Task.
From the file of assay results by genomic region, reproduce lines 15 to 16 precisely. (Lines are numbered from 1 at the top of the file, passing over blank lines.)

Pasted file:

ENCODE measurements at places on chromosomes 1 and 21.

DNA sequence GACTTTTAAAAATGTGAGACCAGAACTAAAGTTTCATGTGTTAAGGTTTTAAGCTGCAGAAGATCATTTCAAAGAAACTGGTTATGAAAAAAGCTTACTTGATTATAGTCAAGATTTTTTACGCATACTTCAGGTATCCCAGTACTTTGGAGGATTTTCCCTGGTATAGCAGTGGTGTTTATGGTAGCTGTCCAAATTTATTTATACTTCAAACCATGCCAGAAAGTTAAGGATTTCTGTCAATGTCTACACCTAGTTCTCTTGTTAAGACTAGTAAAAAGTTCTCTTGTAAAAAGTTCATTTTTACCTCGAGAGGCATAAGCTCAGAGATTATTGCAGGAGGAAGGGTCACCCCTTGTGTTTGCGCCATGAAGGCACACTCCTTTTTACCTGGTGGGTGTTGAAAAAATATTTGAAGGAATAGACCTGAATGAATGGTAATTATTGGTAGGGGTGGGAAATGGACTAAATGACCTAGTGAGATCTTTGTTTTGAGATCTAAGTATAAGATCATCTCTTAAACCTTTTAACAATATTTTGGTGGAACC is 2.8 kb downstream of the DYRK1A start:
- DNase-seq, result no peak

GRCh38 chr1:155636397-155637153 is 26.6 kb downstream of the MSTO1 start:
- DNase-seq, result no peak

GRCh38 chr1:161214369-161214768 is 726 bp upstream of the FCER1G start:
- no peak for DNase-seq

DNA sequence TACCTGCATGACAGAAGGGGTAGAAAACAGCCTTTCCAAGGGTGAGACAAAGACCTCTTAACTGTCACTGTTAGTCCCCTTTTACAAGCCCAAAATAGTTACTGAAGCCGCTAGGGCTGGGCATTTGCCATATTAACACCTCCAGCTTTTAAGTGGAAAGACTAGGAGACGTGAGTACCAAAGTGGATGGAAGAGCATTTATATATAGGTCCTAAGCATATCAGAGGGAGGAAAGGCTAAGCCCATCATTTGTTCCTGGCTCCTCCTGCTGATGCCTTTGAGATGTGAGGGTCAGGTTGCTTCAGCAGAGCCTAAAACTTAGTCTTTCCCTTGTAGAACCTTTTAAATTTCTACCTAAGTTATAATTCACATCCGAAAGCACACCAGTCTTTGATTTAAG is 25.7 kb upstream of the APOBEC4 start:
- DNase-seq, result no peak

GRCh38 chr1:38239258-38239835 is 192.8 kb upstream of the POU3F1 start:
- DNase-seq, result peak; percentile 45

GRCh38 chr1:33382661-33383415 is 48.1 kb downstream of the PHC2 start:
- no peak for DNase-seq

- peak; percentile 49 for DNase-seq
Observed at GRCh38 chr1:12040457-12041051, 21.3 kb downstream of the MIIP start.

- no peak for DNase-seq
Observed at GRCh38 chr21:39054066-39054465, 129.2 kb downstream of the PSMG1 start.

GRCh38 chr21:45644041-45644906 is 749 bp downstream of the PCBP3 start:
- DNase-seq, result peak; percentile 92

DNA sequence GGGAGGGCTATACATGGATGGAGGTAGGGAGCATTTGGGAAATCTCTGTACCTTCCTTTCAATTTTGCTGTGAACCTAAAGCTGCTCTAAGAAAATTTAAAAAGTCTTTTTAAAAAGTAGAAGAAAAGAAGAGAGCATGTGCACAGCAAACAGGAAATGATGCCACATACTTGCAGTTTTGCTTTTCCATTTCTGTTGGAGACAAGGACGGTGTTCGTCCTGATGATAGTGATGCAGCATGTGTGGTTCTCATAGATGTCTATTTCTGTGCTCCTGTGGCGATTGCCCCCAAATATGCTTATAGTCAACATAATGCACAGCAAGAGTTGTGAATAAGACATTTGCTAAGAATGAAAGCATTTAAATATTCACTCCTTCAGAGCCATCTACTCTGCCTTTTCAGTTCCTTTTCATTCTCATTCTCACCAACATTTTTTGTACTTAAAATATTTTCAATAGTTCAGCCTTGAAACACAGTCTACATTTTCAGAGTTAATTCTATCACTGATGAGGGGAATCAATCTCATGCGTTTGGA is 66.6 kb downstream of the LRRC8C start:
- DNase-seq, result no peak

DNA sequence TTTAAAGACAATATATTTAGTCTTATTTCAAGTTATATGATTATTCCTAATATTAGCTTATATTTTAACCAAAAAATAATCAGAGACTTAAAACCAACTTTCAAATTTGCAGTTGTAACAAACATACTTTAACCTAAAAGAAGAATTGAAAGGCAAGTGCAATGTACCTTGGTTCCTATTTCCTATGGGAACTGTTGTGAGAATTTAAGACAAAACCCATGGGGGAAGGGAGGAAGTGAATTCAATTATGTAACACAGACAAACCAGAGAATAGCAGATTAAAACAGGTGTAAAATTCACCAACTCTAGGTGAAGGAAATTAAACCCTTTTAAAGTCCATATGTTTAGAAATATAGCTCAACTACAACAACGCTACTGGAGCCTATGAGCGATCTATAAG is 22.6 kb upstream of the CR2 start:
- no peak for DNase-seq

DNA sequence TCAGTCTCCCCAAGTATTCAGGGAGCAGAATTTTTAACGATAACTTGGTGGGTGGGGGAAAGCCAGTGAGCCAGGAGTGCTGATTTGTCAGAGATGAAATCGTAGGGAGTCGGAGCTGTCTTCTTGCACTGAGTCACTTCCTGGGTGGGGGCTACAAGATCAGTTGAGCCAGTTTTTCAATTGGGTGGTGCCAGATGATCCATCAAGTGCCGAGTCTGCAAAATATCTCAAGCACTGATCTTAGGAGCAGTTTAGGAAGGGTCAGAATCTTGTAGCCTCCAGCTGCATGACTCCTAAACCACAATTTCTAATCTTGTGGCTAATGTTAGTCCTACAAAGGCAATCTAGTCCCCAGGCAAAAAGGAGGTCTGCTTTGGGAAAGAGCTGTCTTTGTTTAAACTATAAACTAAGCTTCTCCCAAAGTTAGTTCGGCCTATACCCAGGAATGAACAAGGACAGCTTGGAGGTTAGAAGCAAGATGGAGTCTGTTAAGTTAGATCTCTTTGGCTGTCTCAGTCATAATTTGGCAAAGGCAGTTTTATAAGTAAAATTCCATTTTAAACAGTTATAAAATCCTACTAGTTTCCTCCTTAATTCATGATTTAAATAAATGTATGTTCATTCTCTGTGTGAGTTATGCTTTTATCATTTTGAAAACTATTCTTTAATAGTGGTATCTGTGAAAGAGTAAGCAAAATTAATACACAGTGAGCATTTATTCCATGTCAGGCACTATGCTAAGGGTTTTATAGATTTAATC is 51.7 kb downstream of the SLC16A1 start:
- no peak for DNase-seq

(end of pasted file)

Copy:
Observed at GRCh38 chr1:12040457-12041051, 21.3 kb downstream of the MIIP start.

- no peak for DNase-seq